The new kid on the block: Starter guide to Clubhouse for public speakers

In March 2020, Rohan Seth and Paul Davison launched an audio-only app that allows you to listen in or start your own discussions with people from around the world on any topic one can think of. Though Clubhouse had been around for a while now, it only took off in February 2021 when Elon Musk hosted a talk with Robinhood CEO, Vlad Tenev. Clubhouse value quickly went up to $1bn making the app into Unicorn startup.

Clubhouse is still in its beta stages, and users are being invited to join gradually. Right now, new members are limited to inviting just two other people to join. The more and longer they use the app, the more invitations they can send out to others. Despite the soft launch, Clubhouse popularity among users has prompted some to call it downright “addictive”. I guess it came at a moment when we were all in need of a break from the screen and a new addiction.

So if you’re not yet on the app, you need to ask your friends or colleagues whether they have any invitations to spare. Currently, the app only supports iOS, so Android users can’t jump in just yet. We know! It sounds very exclusivist, but a public launch is expected soon, which will mean that access to the app will be easier.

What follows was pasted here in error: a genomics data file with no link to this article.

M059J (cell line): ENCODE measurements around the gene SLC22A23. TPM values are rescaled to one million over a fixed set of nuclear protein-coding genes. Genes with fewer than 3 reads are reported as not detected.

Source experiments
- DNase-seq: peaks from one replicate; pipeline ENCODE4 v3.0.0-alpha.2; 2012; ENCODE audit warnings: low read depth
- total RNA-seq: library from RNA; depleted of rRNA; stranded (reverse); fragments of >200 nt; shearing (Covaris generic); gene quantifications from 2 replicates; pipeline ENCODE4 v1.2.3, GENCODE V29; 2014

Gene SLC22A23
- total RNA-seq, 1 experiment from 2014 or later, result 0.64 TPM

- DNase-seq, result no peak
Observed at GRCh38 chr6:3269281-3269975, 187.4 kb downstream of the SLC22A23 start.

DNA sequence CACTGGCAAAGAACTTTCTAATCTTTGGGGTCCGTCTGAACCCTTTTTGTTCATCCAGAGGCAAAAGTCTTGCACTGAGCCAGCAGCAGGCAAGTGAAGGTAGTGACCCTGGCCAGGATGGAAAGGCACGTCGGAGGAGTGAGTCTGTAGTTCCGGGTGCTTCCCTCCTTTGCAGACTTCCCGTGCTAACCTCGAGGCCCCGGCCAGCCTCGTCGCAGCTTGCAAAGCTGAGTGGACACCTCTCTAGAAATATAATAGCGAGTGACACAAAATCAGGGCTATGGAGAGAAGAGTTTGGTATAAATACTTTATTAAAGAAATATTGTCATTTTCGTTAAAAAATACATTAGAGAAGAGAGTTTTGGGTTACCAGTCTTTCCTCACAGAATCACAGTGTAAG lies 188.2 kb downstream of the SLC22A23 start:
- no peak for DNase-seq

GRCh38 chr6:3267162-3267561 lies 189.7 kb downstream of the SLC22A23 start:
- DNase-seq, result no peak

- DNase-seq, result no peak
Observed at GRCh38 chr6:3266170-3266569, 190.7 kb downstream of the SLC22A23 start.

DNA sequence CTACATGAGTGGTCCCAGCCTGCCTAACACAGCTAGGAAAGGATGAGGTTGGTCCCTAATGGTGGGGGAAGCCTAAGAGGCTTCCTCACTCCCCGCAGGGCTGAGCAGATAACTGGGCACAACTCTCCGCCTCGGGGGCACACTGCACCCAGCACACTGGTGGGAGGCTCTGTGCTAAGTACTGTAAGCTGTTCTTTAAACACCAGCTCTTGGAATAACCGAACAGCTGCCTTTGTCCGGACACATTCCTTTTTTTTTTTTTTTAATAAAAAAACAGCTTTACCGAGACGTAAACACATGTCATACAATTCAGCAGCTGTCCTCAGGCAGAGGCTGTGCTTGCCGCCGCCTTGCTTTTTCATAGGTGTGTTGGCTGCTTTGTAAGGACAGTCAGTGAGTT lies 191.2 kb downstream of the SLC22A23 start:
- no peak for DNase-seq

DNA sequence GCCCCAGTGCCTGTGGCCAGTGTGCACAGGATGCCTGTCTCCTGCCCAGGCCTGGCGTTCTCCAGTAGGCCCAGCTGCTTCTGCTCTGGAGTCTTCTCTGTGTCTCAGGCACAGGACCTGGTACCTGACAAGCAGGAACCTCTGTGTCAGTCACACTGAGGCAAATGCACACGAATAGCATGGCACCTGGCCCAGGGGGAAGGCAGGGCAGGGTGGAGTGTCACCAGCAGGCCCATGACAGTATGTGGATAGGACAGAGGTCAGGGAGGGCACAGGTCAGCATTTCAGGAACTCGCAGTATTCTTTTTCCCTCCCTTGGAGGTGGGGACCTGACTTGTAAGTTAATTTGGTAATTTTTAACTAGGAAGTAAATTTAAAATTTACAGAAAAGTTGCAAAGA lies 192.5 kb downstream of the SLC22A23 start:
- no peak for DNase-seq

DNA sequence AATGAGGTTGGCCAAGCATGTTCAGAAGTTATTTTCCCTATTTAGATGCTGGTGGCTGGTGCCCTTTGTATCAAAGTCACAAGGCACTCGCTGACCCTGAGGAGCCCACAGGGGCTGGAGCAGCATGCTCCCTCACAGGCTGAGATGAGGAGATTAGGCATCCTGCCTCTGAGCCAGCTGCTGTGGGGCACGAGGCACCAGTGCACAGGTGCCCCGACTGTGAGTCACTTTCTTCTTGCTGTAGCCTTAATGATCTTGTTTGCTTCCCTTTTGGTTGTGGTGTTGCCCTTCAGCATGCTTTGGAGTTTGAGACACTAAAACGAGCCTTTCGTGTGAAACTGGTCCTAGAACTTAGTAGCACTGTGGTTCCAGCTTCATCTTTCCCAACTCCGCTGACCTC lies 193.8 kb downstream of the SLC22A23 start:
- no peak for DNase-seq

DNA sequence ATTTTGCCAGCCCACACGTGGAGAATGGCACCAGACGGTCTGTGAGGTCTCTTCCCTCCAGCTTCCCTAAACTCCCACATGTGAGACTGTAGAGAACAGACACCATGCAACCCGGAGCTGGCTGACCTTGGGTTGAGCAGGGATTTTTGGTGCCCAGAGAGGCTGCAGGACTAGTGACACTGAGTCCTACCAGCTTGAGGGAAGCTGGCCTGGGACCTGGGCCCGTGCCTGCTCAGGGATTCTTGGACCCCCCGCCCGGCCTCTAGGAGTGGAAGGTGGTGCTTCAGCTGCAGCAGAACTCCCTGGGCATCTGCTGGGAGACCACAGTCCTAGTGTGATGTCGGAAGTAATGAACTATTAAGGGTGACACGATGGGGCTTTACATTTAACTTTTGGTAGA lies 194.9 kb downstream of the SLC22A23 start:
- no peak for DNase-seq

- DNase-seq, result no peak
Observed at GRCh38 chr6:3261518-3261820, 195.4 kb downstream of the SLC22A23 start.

While it’s difficult to get on Clubhouse at the moment, it’s worth persevering just to get a head start. Early adopters have a chance to explore and understand how to best use the app and already be Clubhouse experts when everyone is finally able to join.

From the desert, in terms of live events, that was 2020, Clubhouse has appeared like an oasis. The app opens up opportunities for all those who fear public speaking to practice without the intimidating eyes of the audience focused on them, and offers experienced speakers a chance to continue sharing their expertise and network just like back in the day. It’s a game-changer for public speaking, and knowing the ins and outs of the platform will help you make use of all the features to your advantage.

We’ve summed up the basics you’ll need to know to get a jump start.

The Language of Clubhouse